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Former County Courthouse, Rico, Colorado.

I drove into Rico, at 8,800 feet elevation pretty much my bullseye for what was going on for autumn colors around these part. I took another shot of the gravel street looking down from the Rico Community Church, that stately and gleaming white frame building. I was working on a series of the progression of the colors with that as a vantage point.

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Rico Community Church, September 30.

From Rico it was up over Lizard Head Pass into San Miguel County and down a little bit to the stunningly gorgeous hamlet of Trout Lake. But the lake and its surrounding peaks were pretty much wreathed in clouds. Tough light, but I wanted to document it anyway.

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Trout Lake on a nearly socked-in fall morning.

Then on past Telluride and over to Dallas Divide, turning off onto Last Dollar Road. There, the expansive ranches have huge mountain meadows of cattle grazing beneath towering peaks.

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Cattle ranches and snowy peaks, from Last Dollar Road.

Even there the aspen forests had a lot of green left to turn to gold. The photographers were lined up along the road at key spots, I think under the direction of photography safari outfits. Not my scene. I want to do everything on my own.

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Aspen grove, Last Dollar Road.

Soon after that, I turned my little vehicle around and headed back to Cortez, with over a hundred miles to go. I paused again at Rico for a beaver pond reflection shot of the colors.

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Beaver ponds reflection near Rico.

Photo location: San Juan Mountains, southwest Colorado.

© Copyright 2017 Stephen J. Krieg

First Snow, San Juan Mountains, Colorado

 

September snowstorm, San Juan National Forest, Colorado.

September snowstorm, San Juan National Forest.

The cool fall weather had continued uninterrupted for several days. Ah, yes. The perfect time of year.

Yesterday it started raining at 3 AM and was continuing on an off into the early morning. But the front was supposed to move out during the day. So I decided to drive up into the San Juan Mountains to see how the fall colors had progressed in just four days.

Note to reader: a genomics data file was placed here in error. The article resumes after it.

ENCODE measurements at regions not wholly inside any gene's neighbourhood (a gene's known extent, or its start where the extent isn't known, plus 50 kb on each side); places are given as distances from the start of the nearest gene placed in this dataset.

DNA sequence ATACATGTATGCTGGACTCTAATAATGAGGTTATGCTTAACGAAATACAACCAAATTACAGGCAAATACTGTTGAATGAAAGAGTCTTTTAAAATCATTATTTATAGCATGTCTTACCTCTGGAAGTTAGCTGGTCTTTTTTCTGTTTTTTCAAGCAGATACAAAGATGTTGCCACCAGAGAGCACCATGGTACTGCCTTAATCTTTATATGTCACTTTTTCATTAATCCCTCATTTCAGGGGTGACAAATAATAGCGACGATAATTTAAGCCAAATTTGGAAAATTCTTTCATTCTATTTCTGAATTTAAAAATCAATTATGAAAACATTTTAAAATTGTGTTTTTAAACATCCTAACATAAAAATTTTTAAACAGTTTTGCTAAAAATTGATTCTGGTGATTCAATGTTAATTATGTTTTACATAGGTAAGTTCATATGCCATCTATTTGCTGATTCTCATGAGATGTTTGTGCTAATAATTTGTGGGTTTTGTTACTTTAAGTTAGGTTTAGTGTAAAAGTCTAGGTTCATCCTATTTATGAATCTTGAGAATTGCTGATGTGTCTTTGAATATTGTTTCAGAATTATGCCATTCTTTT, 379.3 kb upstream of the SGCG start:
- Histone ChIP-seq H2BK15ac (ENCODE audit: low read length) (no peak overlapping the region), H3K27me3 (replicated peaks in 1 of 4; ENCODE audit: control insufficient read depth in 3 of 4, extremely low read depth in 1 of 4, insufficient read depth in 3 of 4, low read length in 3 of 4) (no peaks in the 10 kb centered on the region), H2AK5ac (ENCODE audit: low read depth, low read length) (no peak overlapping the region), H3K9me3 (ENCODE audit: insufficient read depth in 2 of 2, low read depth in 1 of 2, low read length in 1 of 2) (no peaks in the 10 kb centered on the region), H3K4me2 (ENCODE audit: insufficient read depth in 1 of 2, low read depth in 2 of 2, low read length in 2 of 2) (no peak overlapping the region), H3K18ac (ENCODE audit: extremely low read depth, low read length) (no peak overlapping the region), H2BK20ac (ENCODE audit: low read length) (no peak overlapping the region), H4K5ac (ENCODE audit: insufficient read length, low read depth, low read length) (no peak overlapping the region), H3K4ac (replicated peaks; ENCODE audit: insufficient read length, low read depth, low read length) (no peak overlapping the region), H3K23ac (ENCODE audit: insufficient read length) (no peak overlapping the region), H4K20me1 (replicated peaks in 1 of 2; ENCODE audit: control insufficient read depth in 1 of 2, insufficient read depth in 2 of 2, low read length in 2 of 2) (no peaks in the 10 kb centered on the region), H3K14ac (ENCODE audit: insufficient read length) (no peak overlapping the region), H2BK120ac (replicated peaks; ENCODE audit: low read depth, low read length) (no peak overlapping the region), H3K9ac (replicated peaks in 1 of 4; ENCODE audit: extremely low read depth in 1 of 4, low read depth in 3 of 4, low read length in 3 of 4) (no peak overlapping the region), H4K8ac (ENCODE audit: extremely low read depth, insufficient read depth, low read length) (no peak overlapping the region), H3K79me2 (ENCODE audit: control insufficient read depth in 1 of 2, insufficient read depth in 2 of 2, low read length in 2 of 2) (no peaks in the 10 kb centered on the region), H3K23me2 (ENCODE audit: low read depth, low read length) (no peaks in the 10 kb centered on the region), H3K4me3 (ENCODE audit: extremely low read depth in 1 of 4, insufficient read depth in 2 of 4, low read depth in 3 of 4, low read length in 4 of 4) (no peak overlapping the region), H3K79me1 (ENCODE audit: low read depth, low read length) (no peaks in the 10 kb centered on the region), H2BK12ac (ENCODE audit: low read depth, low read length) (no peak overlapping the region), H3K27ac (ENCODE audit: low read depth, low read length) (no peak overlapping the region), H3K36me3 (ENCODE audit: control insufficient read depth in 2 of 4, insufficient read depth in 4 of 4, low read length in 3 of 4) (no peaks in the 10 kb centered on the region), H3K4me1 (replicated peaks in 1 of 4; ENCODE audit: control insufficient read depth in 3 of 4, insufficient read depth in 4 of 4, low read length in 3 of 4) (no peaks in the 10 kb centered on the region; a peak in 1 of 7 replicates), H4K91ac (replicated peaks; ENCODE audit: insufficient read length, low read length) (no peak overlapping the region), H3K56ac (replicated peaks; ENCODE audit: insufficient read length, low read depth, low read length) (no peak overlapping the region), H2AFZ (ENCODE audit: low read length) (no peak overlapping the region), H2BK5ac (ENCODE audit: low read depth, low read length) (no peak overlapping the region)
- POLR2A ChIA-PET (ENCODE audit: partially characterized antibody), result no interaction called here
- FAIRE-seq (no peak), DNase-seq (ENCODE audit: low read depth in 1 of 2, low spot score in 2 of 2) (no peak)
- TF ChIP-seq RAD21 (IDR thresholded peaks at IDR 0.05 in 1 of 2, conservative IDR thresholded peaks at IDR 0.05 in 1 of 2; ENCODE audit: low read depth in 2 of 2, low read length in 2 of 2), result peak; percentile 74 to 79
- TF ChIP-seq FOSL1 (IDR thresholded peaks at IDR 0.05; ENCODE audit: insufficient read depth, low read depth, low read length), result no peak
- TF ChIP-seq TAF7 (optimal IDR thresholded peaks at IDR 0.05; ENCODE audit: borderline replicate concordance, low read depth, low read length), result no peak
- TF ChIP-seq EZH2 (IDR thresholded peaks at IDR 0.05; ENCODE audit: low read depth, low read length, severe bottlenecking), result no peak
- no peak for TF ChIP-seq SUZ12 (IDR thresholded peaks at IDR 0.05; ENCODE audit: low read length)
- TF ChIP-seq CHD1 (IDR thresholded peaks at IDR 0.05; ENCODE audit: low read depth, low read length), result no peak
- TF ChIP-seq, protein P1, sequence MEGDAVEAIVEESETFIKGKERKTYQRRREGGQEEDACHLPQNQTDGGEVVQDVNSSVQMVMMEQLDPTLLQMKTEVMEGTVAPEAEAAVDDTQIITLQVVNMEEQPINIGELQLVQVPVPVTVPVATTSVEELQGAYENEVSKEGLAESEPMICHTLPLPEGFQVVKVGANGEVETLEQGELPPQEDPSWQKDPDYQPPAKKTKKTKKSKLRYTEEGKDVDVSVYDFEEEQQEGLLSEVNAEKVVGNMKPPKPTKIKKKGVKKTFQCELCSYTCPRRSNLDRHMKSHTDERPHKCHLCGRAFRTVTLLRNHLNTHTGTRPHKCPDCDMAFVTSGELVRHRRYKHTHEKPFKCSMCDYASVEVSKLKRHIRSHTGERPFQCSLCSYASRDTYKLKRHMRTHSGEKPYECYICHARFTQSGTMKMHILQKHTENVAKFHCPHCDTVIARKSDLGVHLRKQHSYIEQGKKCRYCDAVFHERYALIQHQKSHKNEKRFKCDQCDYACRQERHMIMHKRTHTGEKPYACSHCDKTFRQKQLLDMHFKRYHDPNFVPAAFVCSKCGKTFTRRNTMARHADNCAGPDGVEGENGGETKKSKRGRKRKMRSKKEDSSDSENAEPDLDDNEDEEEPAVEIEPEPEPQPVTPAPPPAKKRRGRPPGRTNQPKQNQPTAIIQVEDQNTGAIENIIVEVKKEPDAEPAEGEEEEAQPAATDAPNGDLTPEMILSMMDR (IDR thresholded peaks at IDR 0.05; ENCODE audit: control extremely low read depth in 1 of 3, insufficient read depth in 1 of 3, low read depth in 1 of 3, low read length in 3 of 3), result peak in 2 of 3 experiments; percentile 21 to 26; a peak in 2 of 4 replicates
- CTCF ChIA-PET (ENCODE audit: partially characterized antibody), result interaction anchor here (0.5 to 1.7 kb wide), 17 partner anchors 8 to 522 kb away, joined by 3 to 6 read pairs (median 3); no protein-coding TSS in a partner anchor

The morning started out in Cortez with a beautiful morning rainbow.

September morning rainbow in Cortez, Colorado.

Morning rainbow, Cortez, Colorado.

From Dolores I drove up to Groundhog Reservoir. Then up toward Black Mesa, where I had enjoyed a day of photographing the early fall colors the week before.

September snowstorm, San Juan National Forest, Colorado.

September snowstorm, San Juan National Forest.

I had been hoping for the rain to pass through and give me a view of the high peaks of the Lizard Head Wilderness with fresh snow on them. Instead, I was surprised to find out that the snow level was down to where I was. Rather, that I had driven up into it.

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Fortunately I had recently paid for four new top-of-the-line all-terrain tires. I had been yearning for a chance to try them out on slippery roads, and here it was: fresh wet snow on top of an inch of wet muddy coating on a well graveled road. Nothing too crazy.

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All-terrain tires so gnarly they have lugs on the sidewalls.

I soon realized that If I’d still had the old tires I would have been spinning and sliding in my All Wheel Drive (not 4WD) vehicle. And turning around to go back down out of the snow zone. But with these new, ultra gnarly babies it felt as if I had tire chains on them.

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Aspen saplings in fall colors and early snow.

Meanwhile, back in the forest, the younger aspen trees were taking the wet snow pretty hard. Bent way over, some branches snapped off. The kind of early snow storm that would convince the higher aspen stands that it was time to dump their leaves for the winter.

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Heavy wet snow coming down in the spruce-fir forest.

An unexpected benefit of the aspen seedlings groaning under the weight of the snow was that their lovely fall colors were bent down to easy photographing.